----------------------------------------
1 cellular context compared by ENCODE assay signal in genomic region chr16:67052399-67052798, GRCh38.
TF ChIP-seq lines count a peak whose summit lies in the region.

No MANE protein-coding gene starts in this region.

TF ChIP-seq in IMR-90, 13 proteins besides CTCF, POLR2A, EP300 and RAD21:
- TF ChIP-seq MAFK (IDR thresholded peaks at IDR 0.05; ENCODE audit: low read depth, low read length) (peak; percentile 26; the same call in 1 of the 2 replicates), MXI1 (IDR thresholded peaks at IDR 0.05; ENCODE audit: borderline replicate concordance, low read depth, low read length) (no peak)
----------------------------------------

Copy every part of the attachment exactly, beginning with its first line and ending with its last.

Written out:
1 cellular context compared by ENCODE assay signal in genomic region chr16:67052399-67052798, GRCh38.
TF ChIP-seq lines count a peak whose summit lies in the region.

No MANE protein-coding gene starts in this region.

TF ChIP-seq in IMR-90, 13 proteins besides CTCF, POLR2A, EP300 and RAD21:
- TF ChIP-seq MAFK (IDR thresholded peaks at IDR 0.05; ENCODE audit: low read depth, low read length) (peak; percentile 26; the same call in 1 of the 2 replicates), MXI1 (IDR thresholded peaks at IDR 0.05; ENCODE audit: borderline replicate concordance, low read depth, low read length) (no peak)